The Shame of Your Gaming Backlog

Tell me if this sounds familiar: I walk into a game store, maybe just to look around or kill some time. I check out the pre-owned shelves, the crappy merchandise, and maybe look in the loose handheld case. Inevitably, I see a game on the shelf that’s literally brand new. This game has only been out for days at most, and I may have even forgot it was out. But seeing it on the shelf is exciting, so I grab it. I take it home, sixty dollars in the hole unplanned, then play it for an hour or two. I jump on Twitter to offer my early opinion to the void, and the game remains unplayed for months, if not years. By the time I get back around to finishing it, I can buy it brand new for twenty bucks or less.

Buying games and not finish them for months, years, or ever is a real-ass problem many of us 18-35 gamers have. Look online and you’ll find tales of backlog woe, and even entire services and communities dedicated to helping people manage their backlogs. You’ll see memes aplenty during Steam sales of people poking fun at themselves for buying piles of games and then never playing them.That doesn’t even take into consideration people like collectors, who buy up retro classics they have never seen the credits for and leave them sitting on their display shelf, to remain untouched for who knows how long.

What’s the deal with this? Are all gamers spoiled brats with infinite disposable income? No, not really (only some of them, natch). It’s a combination of factors that I think gaming uniquely compounds to an extreme level, which is the reason you can look at the trophies or achievements of a game and see how few people progress through the first few hours of a game, and rarely if ever, see them through to the end. There just isn’t enough time in the world to play every game, and games as a hobby and culture moves far too fast to accommodate even the savviest of players.

Gaming is a really personal hobby by nature of the medium, right? Not only are you experiencing a story, but you’re directly controlling it. That’s a banal talking point by now, but that’s because it’s true. Because of that, people really love to congregate and talk shop. The mad rush to get online and deliver hot takes is never hotter than when a new game comes out. But just as quickly as the rush begins, it fades away to make room for the next game. Niche groups settle into individual games and stick with them, sure, but the broader conversation never stops hopping from new release to new release, as demanding by giant marketing machines. Thus the pressure to stay current is multiplied because of that social element.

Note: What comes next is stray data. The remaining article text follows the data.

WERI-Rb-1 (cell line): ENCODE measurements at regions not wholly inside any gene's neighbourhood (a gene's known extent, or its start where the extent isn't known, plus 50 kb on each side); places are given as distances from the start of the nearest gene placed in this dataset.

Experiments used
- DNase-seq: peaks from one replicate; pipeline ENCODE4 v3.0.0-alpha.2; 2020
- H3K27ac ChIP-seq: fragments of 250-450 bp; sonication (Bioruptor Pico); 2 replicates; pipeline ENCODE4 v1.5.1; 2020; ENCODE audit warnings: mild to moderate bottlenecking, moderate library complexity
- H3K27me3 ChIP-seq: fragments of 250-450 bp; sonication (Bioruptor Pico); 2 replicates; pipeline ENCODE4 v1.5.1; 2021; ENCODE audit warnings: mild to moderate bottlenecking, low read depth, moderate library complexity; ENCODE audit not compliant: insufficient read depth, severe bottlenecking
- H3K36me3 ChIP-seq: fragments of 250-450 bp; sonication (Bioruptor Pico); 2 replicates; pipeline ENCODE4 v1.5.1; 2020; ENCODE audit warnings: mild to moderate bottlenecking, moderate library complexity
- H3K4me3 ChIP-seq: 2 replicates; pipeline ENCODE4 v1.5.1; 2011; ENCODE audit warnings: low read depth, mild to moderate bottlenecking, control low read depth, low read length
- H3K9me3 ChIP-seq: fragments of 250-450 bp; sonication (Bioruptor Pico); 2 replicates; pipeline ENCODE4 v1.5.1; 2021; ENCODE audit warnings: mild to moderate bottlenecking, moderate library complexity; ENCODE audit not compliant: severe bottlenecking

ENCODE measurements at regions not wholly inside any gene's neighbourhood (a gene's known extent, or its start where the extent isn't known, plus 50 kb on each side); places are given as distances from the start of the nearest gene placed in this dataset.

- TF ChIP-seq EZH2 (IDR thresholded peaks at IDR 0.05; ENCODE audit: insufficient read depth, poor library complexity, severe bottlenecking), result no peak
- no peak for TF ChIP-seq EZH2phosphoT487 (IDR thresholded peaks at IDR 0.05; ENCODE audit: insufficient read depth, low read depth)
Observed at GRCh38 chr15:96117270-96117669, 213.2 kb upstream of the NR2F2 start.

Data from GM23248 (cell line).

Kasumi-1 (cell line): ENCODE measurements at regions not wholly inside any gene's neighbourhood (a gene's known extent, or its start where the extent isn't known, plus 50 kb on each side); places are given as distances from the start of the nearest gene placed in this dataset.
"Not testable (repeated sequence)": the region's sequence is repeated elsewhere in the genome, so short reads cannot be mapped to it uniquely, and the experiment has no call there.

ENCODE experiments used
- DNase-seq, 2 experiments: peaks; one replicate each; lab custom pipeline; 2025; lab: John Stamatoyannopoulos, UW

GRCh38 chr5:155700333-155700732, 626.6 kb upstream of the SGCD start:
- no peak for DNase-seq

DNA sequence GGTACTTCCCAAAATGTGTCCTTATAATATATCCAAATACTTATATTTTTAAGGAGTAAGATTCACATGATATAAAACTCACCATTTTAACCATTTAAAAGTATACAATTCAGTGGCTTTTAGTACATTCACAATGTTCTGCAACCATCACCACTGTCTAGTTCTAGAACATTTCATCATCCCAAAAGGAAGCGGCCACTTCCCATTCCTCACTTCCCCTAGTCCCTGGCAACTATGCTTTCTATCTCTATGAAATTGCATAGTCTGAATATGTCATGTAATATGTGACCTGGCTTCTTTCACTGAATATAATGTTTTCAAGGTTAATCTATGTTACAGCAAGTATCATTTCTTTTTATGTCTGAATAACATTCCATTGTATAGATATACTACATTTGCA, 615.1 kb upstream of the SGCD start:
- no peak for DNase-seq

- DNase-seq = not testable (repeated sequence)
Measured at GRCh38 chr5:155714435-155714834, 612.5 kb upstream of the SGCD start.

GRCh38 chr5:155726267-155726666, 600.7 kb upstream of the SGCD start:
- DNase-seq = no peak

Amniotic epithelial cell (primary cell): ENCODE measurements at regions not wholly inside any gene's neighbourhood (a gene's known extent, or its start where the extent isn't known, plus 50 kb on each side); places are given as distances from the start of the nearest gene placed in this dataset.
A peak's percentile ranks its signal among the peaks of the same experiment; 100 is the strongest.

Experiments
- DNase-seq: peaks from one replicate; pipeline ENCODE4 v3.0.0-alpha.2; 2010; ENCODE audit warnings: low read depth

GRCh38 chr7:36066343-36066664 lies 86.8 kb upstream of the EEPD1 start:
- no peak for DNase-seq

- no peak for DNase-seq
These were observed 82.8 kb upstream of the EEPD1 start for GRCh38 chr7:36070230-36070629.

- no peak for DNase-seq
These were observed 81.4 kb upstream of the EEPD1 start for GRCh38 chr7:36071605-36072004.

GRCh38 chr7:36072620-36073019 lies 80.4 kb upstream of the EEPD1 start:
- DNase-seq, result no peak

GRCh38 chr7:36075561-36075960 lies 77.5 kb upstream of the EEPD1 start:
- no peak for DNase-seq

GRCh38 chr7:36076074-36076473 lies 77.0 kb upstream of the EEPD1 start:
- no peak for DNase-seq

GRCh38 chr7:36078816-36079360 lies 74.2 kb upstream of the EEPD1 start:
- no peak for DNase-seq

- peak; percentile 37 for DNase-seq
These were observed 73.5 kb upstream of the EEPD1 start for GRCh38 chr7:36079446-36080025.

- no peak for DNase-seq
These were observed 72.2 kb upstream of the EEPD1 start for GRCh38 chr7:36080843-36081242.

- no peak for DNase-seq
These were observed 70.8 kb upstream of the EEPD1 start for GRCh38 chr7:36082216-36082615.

The sheer amount of content these days is also a factor. How can anyone possibly keep up when there’s dozens of games a week dropping across almost as many platforms and marketplaces? And even without further adding to the pile, having so many options at once can be paralyzing. It’s so easy to stare at dozens if not hundreds of options, then feel discouraged by the sheer size of your backlog and default back to something that doesn’t really end, like Fortnite, or even go do something else like browse Twitter or Reddit for a few hours. The content overload is just as real as the pressure to stay current.

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There are movements to help broaden the conversation. Kotaku in particular is a gaming website that has heavily pushed content for games that aren’t new, and it has writers that are actually assigned to specific game beats to follow those communities and make sure to stretch out the shelf lives of games. Sites like Backloggery almost make the act of clearing out old games a game itself; these and similar services help players motivate themselves to see their purchases all the way through to the end, and perhaps further. Personality-driven video essays on YouTube and the like are also growing in popularity, which encourage people to go back and play their forgotten gems as well.

Ultimately, there’s nothing wrong with wanting to be a part of the conversation. That’s what our whole “Web 2.0” digital living spaces are built upon. But you might want to take a look at your collection and think about how many stories you’ve seen through to the end, and take a second to rethink your plans to walk into that store again. Maybe consider getting a Backloggery account, or just give yourself a weekly or monthly game goal. It’s fulfilling to finish things! It’s just hard to focus on one thing at a time when the outside world continues to spin despite your efforts to keep up.

Lucas White
Lucas White

Writing Team Lead
Date: 06/08/2018

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